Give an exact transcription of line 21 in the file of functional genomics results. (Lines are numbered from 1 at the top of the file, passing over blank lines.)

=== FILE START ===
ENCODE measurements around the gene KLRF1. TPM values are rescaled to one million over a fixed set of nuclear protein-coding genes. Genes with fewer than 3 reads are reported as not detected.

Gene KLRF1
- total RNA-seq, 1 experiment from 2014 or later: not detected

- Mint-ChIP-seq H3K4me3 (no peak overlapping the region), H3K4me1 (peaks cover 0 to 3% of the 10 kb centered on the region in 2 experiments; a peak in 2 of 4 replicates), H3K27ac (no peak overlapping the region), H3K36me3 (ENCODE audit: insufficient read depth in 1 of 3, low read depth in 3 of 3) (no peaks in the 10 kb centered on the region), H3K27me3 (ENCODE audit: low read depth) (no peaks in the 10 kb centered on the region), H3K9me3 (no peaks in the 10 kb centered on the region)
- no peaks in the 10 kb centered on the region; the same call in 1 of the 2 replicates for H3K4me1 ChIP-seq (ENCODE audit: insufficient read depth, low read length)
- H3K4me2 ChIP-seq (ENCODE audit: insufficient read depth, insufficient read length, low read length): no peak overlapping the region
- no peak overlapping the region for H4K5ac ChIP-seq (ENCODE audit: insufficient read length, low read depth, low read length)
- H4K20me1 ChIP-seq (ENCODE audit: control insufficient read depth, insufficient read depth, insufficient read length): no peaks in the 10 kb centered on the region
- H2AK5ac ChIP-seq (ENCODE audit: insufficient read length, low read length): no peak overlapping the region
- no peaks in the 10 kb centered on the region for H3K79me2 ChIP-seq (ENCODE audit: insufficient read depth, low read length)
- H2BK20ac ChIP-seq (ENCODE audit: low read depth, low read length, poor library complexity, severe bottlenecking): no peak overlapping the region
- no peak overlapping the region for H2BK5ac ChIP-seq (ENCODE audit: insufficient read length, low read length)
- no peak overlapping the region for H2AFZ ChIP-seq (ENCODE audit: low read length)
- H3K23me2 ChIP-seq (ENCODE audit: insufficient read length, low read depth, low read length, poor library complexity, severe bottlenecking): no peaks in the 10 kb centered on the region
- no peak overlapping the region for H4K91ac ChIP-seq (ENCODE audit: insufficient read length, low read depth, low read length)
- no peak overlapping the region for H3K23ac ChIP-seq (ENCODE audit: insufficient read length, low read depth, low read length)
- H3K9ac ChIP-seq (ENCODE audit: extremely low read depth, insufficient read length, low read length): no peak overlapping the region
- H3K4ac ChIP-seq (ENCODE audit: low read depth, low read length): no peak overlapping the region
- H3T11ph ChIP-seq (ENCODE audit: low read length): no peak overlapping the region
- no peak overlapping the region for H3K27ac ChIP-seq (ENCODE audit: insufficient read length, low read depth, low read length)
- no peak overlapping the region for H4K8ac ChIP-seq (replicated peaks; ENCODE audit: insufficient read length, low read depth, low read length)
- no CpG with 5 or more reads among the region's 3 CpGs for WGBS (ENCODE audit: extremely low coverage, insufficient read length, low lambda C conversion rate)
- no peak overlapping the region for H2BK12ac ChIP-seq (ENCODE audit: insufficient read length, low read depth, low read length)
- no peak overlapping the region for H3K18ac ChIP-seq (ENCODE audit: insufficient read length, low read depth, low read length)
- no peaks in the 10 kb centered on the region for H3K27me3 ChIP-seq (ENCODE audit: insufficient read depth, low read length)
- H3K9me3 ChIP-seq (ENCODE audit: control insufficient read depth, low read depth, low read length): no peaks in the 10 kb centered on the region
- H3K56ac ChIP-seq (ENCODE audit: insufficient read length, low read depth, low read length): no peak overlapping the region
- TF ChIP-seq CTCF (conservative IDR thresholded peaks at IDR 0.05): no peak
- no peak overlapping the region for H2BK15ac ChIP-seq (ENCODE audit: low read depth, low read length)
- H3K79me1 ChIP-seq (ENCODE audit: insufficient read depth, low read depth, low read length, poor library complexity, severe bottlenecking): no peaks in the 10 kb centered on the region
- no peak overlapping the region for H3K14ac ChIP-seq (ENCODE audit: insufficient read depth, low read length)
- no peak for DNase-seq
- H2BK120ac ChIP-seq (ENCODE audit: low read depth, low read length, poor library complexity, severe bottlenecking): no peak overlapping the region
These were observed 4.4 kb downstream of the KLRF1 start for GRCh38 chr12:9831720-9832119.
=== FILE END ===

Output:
- no peak overlapping the region for H4K8ac ChIP-seq (replicated peaks; ENCODE audit: insufficient read length, low read depth, low read length)